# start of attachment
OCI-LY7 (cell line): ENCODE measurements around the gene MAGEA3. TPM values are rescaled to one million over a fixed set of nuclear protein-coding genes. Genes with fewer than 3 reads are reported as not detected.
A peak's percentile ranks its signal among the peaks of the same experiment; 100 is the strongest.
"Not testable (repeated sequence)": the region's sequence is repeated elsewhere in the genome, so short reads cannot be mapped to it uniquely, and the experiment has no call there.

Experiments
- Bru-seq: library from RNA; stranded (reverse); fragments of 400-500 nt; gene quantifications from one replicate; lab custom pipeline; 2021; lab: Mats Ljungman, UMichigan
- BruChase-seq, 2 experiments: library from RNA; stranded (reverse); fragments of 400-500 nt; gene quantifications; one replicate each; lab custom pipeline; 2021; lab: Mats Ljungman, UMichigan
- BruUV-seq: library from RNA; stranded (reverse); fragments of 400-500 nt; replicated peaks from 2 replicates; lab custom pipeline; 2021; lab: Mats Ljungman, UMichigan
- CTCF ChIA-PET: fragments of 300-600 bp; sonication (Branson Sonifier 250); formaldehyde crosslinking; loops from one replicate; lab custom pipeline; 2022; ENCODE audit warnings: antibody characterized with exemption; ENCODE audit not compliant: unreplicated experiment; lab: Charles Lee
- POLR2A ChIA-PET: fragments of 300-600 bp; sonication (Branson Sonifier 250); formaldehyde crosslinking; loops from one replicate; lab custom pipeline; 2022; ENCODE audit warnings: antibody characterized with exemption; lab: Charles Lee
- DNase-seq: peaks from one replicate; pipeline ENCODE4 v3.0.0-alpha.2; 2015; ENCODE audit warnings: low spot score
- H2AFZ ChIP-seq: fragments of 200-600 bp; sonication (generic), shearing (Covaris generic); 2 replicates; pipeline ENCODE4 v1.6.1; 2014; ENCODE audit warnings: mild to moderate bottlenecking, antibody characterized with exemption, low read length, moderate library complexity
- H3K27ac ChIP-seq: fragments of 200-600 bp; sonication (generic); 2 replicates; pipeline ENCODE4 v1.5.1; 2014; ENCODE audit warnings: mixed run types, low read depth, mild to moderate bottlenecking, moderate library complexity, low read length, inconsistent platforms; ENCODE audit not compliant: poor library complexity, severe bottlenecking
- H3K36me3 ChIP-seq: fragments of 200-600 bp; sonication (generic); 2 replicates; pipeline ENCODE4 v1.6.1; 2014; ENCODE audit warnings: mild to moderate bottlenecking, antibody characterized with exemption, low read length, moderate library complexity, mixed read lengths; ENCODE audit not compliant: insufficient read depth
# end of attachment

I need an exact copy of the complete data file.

OCI-LY7 (cell line): ENCODE measurements around the gene MAGEA3. TPM values are rescaled to one million over a fixed set of nuclear protein-coding genes. Genes with fewer than 3 reads are reported as not detected.
A peak's percentile ranks its signal among the peaks of the same experiment; 100 is the strongest.
"Not testable (repeated sequence)": the region's sequence is repeated elsewhere in the genome, so short reads cannot be mapped to it uniquely, and the experiment has no call there.

Experiments
- Bru-seq: library from RNA; stranded (reverse); fragments of 400-500 nt; gene quantifications from one replicate; lab custom pipeline; 2021; lab: Mats Ljungman, UMichigan
- BruChase-seq, 2 experiments: library from RNA; stranded (reverse); fragments of 400-500 nt; gene quantifications; one replicate each; lab custom pipeline; 2021; lab: Mats Ljungman, UMichigan
- BruUV-seq: library from RNA; stranded (reverse); fragments of 400-500 nt; replicated peaks from 2 replicates; lab custom pipeline; 2021; lab: Mats Ljungman, UMichigan
- CTCF ChIA-PET: fragments of 300-600 bp; sonication (Branson Sonifier 250); formaldehyde crosslinking; loops from one replicate; lab custom pipeline; 2022; ENCODE audit warnings: antibody characterized with exemption; ENCODE audit not compliant: unreplicated experiment; lab: Charles Lee
- POLR2A ChIA-PET: fragments of 300-600 bp; sonication (Branson Sonifier 250); formaldehyde crosslinking; loops from one replicate; lab custom pipeline; 2022; ENCODE audit warnings: antibody characterized with exemption; lab: Charles Lee
- DNase-seq: peaks from one replicate; pipeline ENCODE4 v3.0.0-alpha.2; 2015; ENCODE audit warnings: low spot score
- H2AFZ ChIP-seq: fragments of 200-600 bp; sonication (generic), shearing (Covaris generic); 2 replicates; pipeline ENCODE4 v1.6.1; 2014; ENCODE audit warnings: mild to moderate bottlenecking, antibody characterized with exemption, low read length, moderate library complexity
- H3K27ac ChIP-seq: fragments of 200-600 bp; sonication (generic); 2 replicates; pipeline ENCODE4 v1.5.1; 2014; ENCODE audit warnings: mixed run types, low read depth, mild to moderate bottlenecking, moderate library complexity, low read length, inconsistent platforms; ENCODE audit not compliant: poor library complexity, severe bottlenecking
- H3K36me3 ChIP-seq: fragments of 200-600 bp; sonication (generic); 2 replicates; pipeline ENCODE4 v1.6.1; 2014; ENCODE audit warnings: mild to moderate bottlenecking, antibody characterized with exemption, low read length, moderate library complexity, mixed read lengths; ENCODE audit not compliant: insufficient read depth